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Deep Water Summary
“Deep Waters,” tells us how the writer overcame his fear of water and learned swimming. He had developed a fear of water in childhood. When he was three or four years old the writer had gone to California with his father. One day on the beach, the waves knocked him down and swept over him. He was terrified but his father laughed as he knew that it was not harmful. The experience bred a permanent fear of water. Another incident, more serious, increased his terror.
The writer was trying to learn swimming in the Y.M.C.A. Swimming pool. One day while he was waiting for other boys, a burly boy of eighteen suddenly played a dangerous prank and pushed him into the water. The writer was terribly frightened. He went down nine feet into the water. His lungs were full of the unreleased air. When he reached the bottom, he jumped upward with all his strength. He came up, but very slowly. He tried to catch hold of something like a rope but grasped only at the water.
He tried to shout but no sound came out. He went down again. His lungs ached, head throbbed and he grew dizzy. He felt paralyzed with fear. Only the movement of his heart told him that he was alive. Again he tried to jump up. But this time his limbs would not move at all. He looked for ropes, ladders and water wings but all in vain. Then he went down again, the third time; this time all efforts and fear ceased.
He was moving towards a peaceful death. The writer was at peace. When he came to consciousness, he found himself lying on the side of the pool with the other boy nearby and the coach remonstrating with him for nearly causing him to drown. As a result of the near-death experience, the terror that he had experienced in the pool never left him. It haunted him for years. It spoilt many of his expeditions of canoeing, swimming and fishing. It spoilt his pleasures in Maine Lakes, New Hampshire, Deschutes, Columbia and Bumping Lake, etc.
But the writer was determined to conquer his fear. He took the help of a swimming instructor to learn swimming. The instructor taught him various actions necessary in swimming. He trained Douglas to put his face under water and exhale, and inhale raising it above water. He practised this for several weeks. He had to kick with his legs for a few weeks on the side of the pool.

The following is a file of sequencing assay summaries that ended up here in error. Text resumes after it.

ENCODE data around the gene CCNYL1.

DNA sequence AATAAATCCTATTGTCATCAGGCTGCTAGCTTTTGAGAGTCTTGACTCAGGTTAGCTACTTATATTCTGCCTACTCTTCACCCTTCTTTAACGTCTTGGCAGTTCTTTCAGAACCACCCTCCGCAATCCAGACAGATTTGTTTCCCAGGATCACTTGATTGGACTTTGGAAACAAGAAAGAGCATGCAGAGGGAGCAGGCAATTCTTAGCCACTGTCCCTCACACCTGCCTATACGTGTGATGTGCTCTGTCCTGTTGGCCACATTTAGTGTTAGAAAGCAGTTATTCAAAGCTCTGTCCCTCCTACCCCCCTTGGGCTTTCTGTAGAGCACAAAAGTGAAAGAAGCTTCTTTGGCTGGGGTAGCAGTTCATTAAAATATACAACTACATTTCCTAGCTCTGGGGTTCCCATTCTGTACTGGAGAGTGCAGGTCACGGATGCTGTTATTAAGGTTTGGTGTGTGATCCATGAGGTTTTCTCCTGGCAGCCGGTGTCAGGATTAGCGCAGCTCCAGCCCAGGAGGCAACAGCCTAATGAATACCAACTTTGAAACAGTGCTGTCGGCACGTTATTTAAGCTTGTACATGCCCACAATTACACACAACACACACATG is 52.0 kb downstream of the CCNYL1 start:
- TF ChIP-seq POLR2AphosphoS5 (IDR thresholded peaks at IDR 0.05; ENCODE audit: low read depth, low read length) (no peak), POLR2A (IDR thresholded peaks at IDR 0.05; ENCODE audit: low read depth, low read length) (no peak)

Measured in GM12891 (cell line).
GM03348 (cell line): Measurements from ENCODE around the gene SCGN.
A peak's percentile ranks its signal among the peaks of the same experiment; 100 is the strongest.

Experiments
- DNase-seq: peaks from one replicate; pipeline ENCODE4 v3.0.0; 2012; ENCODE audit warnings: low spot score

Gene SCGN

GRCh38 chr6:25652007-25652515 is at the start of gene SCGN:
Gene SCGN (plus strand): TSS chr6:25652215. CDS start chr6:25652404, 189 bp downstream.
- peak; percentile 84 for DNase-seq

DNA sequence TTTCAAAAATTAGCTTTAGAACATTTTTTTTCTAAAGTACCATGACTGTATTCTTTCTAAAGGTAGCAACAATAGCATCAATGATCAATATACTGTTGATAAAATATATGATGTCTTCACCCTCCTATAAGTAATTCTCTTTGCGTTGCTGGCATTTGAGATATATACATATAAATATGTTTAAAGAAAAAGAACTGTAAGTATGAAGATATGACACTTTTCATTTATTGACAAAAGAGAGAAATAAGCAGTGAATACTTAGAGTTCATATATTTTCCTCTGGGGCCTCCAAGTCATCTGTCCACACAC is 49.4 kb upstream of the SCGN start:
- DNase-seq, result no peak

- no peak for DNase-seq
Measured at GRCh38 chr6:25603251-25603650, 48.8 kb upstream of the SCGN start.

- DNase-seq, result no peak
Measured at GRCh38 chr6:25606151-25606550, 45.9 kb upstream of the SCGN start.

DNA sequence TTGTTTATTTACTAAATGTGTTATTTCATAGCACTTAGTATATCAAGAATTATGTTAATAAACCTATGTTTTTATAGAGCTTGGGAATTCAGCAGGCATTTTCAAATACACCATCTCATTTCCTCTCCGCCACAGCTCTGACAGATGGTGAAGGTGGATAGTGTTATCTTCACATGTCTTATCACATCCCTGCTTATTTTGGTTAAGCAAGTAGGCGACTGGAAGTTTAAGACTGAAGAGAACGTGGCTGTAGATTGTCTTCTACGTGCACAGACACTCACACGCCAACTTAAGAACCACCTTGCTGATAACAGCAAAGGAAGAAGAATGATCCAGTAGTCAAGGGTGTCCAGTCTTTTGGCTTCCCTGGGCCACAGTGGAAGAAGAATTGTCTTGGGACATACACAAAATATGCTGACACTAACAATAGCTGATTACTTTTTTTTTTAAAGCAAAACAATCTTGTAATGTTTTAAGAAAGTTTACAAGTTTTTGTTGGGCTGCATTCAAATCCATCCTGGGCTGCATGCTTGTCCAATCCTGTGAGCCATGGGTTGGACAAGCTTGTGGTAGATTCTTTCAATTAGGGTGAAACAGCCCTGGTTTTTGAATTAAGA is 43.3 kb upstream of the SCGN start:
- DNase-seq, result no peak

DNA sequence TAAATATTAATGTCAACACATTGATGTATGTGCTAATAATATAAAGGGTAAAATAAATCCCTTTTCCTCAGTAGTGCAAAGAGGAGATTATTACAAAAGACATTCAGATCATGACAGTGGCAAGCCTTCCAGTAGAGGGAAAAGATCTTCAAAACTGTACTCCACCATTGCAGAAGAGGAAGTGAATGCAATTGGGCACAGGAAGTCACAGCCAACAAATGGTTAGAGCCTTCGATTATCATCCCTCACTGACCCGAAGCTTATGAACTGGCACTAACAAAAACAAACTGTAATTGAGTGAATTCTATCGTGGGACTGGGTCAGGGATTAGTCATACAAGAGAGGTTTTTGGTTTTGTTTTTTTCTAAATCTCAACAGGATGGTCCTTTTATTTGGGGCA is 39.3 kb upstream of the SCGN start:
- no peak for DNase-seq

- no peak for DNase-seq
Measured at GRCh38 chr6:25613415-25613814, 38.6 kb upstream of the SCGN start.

At last, he combined all these actions and made Douglas swim. He thus learned swimming but the terror continued. Whenever he was in the water, his terror returned and the author tried to face the new challenge. When the terror came, he confronted it by asking it sarcastically, what it could really do to him? He plunged into the water as if to de& the fear. Once he took courage the terror vanished. He faced the challenge deliberately in various places like the Warm Lake. He conquered his fear of water at last.
Deep Water Summary (2) :
`Deep Water’ is an excerpt from Of Men and Mountains wrote by William 0. Douglas. It is an autobiographical description of how the author develops the fear of water and, thereafter, how he finally overcame it. He narrates that his aversion to water started when he was three or four years old and his father took him to the beach in California. There he was knocked down by the waves and was almost buried down in water. When he was ten or eleven years old, he joined the Y.M.C.A. pool to learn to swim.
One day, when he was sitting on the side of the pool all alone, a big bruiser of a boy picked him up and threw him into the deep end of the pool. He went at once at the bottom. He was frightened but thought of a strategy to save his life. He decided to hit the bottom and take a big jump to come to the surface and lie flat on it and then paddle to the edge of the pool. But it seemed his way down was very long.
Before he touched the bottom, his lungs were about to burst. Though he tried to take a big jump, he came up very slowly. As a result, he went down for a second time. His lungs ached and he started feeling dig’. He jumped, his feet touched the bottom but it made no difference. When he went down for the third time, he sucked a lot of water while trying to breathe air. Then all his efforts stopped and he had a blackout. He was completely overpowered by fear and eventually fainted.
After this incident, his fear of water worsened and he did not go swimming or fishing or to any other water sport for many years. Finally one October, he decided to overcome his fear of water. He hired an instructor to learn to swim. He started practising swimming. Bit by bit he shed part of the panic that seized him. The instructor tied a belt around his waist and connected it to a pulley with a rope. The author practised day after day till he began to get back his confidence. He was able to swim the length of the pool on his ova Tough the instructor was satisfied, the author felt that on many occasions his old fear of water would return’ So he continued relentlessly to swim in different water bodies till he was confident that he had overcome.
Finally, to test if he had lost the last vestiges of fear, Douglas went up to the Tieton to Conrad Meadows, up the Conrad Creek Trail to Meade Glacier, and camped in the high meadow by the side of Warm Lake. As he had experienced the terror of death, his will to live grew most intensely. This made him fearless and Confident.